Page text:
Ordinances pursued in error and altered in meaning mark an apostate priesthood and an idolatrous nation. As the Prophet Joseph just taught us, we can rest assured that God was not interested in the death of innocent little animals—unless the meaning of those altars truly alters the nature of our lives. (Ensign, Aug. 1986, 70)
1 Samuel 15:24 because I feared the people, and obeyed their voice
Marion G. Romney
When Samuel confronted Saul with what he had done, Saul said, "Because I feared the people, I obeyed their voice." That reminds me of the statement of the Lord in the third section of the Doctrine and Covenants, wherein he told the Prophet Joseph that he should not have yielded to the persuasions of men. This revelation was given after Martin Harris had lost the 116 manuscript pages of the Book of Mormon translation. With Saul, it was the fear of the people, and with the Prophet it was the persuasions of men. The Prophet learned never to yield again.
That is where our temptations come from. The people around us do not believe what the prophets say, and we yield to their arguments. (Learning for the Eternities [Salt Lake City: Deseret Book Co., 1977], 140)
1 Samuel 15:25 I pray thee, pardon my sin, and turn again… that I may worship the Lord
“This was the tragic moment of truth for Saul. Plaintively, Saul begged Samuel to stay to make offerings “before the elders of my people, and before Israel.” Samuel acquiesced in this, but, before doing so, he himself killed Agag, as the Lord had commanded Saul to do. And when the sacrifices were over, Samuel left, never to see Saul again in this life.
“In fiction, tragic heroes struggle valiantly against their reversed fortune. In Saul’s case, truth shadows fiction, for he spent the rest of his life struggling against just such a reversal. Saul was no quitter. He was no coward. But he was proud and would not repent. Realizing that his blessings and kingdom had indeed been given to another, he looked about to see who this might be.” (Richard G. Ellsworth, “The Tragic Dimensions of Saul,” Ensign, June 1990, 39)
1 Samuel 16:7 Look not on his countenance… for… the Lord looketh on the heart
Marvin J. Ashton
When the Lord measures an individual, He does not take a tape measure around the person’s head to determine his mental capacity, nor his chest to determine his manliness, but He measures the heart as an indicator of the person’s capacity and potential to bless others.
Why the heart? Because the heart is a synonym for one’s entire makeup. We often use phrases about the heart to describe the total person. Thus, we describe people as being “big-hearted” or “goodhearted” or having a “heart of gold.” Or we speak of people with faint hearts, wise hearts, pure hearts, willing hearts, deceitful hearts, conniving hearts, courageous hearts, cold hearts, hearts of stone, or selfish hearts.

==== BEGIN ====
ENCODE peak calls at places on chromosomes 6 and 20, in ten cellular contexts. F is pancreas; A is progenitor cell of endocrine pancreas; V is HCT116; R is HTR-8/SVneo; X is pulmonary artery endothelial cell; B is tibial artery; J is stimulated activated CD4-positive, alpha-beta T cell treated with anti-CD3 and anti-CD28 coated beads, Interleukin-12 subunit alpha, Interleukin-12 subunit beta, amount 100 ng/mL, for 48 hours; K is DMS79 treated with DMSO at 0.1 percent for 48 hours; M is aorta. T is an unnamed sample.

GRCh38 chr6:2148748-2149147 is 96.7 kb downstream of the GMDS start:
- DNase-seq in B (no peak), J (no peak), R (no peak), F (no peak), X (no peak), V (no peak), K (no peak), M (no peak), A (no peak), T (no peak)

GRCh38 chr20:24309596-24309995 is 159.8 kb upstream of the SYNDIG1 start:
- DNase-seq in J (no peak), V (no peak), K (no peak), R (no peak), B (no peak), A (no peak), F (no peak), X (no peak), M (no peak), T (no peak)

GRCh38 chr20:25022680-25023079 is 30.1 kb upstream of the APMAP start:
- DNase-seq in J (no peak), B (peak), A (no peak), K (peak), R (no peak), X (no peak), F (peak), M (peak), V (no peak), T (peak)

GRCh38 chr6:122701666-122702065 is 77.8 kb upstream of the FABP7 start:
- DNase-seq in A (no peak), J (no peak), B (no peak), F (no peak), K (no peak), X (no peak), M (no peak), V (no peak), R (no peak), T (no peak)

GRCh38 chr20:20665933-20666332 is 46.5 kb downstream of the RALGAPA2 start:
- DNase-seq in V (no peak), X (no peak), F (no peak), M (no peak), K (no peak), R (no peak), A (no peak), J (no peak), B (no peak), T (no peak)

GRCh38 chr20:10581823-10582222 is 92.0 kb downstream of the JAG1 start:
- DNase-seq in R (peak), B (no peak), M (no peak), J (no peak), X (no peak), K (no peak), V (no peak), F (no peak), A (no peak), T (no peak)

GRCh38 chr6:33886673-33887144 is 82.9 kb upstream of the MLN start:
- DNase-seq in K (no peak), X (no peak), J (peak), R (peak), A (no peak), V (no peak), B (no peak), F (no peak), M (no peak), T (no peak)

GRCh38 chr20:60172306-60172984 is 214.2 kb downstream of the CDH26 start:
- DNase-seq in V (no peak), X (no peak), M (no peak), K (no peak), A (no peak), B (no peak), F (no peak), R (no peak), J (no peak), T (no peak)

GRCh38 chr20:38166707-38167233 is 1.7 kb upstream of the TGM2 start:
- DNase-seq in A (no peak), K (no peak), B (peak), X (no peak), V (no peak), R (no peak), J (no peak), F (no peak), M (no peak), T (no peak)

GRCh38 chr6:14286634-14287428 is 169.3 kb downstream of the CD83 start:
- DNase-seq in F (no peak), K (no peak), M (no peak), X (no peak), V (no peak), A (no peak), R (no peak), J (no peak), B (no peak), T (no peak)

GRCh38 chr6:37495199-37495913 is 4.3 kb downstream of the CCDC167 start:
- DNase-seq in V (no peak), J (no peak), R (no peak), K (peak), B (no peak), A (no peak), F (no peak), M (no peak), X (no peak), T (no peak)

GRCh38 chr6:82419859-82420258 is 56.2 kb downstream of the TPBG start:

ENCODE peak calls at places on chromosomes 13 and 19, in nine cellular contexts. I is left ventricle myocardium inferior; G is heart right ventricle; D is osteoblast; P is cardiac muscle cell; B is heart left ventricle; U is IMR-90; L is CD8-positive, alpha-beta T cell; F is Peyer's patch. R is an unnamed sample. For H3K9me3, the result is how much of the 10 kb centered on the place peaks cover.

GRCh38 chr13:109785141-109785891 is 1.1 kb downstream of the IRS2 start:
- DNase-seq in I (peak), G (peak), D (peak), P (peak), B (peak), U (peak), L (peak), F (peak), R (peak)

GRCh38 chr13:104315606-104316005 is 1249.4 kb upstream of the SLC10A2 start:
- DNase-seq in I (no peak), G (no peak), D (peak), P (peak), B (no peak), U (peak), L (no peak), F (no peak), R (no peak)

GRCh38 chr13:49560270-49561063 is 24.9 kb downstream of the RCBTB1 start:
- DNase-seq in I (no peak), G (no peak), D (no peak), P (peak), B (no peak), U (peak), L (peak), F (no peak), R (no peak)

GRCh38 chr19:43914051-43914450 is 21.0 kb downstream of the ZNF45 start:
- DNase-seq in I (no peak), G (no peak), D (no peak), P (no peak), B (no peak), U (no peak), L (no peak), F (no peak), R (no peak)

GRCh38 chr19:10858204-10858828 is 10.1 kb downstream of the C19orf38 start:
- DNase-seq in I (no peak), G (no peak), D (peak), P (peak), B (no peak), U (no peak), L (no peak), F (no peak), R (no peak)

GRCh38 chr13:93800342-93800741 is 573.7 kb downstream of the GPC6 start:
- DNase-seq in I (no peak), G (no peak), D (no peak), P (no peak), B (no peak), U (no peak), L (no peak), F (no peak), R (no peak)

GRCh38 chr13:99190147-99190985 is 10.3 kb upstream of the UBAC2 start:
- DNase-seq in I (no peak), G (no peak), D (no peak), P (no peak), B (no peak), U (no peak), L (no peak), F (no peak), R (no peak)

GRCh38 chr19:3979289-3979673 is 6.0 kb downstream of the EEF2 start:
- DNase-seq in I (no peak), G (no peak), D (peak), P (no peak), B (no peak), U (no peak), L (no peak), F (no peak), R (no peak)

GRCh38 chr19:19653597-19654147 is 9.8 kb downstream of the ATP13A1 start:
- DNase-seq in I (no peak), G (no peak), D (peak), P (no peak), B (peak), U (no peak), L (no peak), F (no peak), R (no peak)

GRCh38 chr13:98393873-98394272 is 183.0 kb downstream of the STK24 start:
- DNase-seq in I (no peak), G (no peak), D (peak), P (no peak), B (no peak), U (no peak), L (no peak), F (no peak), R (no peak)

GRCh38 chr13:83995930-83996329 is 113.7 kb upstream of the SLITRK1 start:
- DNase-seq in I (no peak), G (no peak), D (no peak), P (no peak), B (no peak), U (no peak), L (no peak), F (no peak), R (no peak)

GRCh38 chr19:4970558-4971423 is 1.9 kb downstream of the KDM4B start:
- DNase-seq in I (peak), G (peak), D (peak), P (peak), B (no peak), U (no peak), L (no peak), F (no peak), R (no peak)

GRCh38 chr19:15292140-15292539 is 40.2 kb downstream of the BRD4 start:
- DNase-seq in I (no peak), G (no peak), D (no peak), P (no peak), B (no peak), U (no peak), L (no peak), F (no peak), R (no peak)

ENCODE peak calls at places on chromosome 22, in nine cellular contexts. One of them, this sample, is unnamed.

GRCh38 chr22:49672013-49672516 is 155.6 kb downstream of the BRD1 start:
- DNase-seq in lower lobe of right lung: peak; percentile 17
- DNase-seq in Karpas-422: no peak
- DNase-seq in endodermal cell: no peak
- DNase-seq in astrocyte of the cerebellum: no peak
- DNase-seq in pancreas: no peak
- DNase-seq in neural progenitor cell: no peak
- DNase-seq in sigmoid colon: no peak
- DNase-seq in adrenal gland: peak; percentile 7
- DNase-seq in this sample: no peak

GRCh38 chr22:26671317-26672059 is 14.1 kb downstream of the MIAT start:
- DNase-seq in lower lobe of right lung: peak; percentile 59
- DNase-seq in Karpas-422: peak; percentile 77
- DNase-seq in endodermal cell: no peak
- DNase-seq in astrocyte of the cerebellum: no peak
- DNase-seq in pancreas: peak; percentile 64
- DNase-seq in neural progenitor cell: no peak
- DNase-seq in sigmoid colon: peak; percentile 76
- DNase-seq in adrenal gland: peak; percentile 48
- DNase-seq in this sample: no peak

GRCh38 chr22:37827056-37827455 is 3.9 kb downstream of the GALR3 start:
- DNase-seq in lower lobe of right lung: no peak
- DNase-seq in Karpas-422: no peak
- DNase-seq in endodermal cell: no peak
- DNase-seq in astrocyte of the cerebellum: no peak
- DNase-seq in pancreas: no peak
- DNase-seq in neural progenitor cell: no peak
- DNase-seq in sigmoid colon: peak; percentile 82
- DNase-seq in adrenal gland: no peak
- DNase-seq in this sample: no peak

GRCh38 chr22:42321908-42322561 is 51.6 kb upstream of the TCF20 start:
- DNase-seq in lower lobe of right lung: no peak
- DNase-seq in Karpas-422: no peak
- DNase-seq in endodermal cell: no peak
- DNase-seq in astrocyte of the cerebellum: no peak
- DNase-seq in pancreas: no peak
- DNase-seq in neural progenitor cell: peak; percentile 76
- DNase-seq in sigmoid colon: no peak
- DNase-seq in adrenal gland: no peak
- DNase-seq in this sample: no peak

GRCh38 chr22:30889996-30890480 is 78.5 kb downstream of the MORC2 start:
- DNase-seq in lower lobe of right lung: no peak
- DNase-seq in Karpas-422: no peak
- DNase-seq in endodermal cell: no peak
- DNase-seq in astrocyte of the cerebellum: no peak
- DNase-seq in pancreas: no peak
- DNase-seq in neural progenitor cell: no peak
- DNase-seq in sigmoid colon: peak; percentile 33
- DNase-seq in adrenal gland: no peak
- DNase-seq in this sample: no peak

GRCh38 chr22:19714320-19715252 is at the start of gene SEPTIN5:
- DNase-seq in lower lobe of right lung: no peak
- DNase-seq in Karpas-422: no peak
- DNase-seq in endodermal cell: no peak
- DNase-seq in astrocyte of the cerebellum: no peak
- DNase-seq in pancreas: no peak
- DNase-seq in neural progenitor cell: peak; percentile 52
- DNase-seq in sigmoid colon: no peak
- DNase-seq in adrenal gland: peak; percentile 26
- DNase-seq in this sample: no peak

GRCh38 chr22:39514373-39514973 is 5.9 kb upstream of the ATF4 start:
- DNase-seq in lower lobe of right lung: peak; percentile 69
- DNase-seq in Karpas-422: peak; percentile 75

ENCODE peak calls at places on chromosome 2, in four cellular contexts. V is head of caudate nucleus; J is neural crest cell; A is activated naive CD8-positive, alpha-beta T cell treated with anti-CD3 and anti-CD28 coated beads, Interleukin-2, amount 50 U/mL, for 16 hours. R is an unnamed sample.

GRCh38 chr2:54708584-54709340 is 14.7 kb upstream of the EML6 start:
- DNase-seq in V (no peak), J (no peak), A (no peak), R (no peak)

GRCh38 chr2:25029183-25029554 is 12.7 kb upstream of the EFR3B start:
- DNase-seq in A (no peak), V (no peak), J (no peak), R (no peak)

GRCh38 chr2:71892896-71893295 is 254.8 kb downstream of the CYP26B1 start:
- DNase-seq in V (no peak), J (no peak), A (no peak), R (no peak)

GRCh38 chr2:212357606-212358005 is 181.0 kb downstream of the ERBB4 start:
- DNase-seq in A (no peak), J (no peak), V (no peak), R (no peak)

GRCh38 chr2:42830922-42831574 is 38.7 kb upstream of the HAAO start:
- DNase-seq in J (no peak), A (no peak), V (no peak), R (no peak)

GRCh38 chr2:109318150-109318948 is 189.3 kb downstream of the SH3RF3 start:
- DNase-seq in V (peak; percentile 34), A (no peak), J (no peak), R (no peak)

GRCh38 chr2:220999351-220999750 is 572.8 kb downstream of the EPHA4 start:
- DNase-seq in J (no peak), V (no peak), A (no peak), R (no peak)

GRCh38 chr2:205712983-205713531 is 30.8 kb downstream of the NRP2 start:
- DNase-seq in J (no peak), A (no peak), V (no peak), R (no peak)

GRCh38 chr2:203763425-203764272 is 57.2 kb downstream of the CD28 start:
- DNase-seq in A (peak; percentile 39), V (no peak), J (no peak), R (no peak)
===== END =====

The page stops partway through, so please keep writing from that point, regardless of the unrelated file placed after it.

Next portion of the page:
The measure of our hearts is the measure of our total performance. As used by the Lord, the “heart” of a person describes his effort to better self, or others, or the conditions he confronts.
A question I suggest to you is this: How do you measure up? Ultimately you and I will be judged not only for our actions, but also for the desires of our hearts. This truth was revealed to the Prophet Joseph Smith at a time when he was shown in vision the celestial kingdom. The revelation is recorded in section 137 of the Doctrine and Covenants. Joseph marveled when he saw his deceased brother Alvin in the celestial kingdom, for Alvin had died before the gospel was restored. Joseph then received this great truth:
All who have died without a knowledge of this gospel, who would have received it if they had been permitted to tarry, shall be heirs of the celestial kingdom of God; …
For I, the Lord, will judge all men according to their works, according to the desire of their hearts. (D&C 137:7, 9.)
If our works and the desires of our hearts are the ultimate criteria of our character, how do we measure up? What kind of heart should we seek? For what kind of heart should we pray? How should we measure the worth of other people? (“The Measure of Our Hearts,” Ensign, Nov. 1988, 15)
Neal A. Maxwell
Think for a moment how different it would be if people took on that physical appearance which would reflect distinctly how well they are doing spiritually. How would some of today's so-called beautiful people really look? A highly publicized movie star, if her life were fully represented in her appearance, might be ugly, perhaps with a hunched back, a prune face, and a withered arm. In contrast, think of Quasimodo, the Hunchback of Notre Dame, whose beauty was not seen by the multitude. Under such telling circumstances—when the outer person reflected the inner person—whom would we applaud? And who would really deserve our pity? (All These Things Shall Give Thee Experience [Salt Lake City: Deseret Book Co., 1979], 61)